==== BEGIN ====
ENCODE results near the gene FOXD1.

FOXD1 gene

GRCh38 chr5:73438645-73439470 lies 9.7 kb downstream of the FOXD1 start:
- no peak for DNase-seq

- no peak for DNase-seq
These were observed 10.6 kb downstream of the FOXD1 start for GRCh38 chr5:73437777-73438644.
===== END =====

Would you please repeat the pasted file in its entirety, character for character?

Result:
ENCODE results near the gene FOXD1.

FOXD1 gene

GRCh38 chr5:73438645-73439470 lies 9.7 kb downstream of the FOXD1 start:
- no peak for DNase-seq

- no peak for DNase-seq
These were observed 10.6 kb downstream of the FOXD1 start for GRCh38 chr5:73437777-73438644.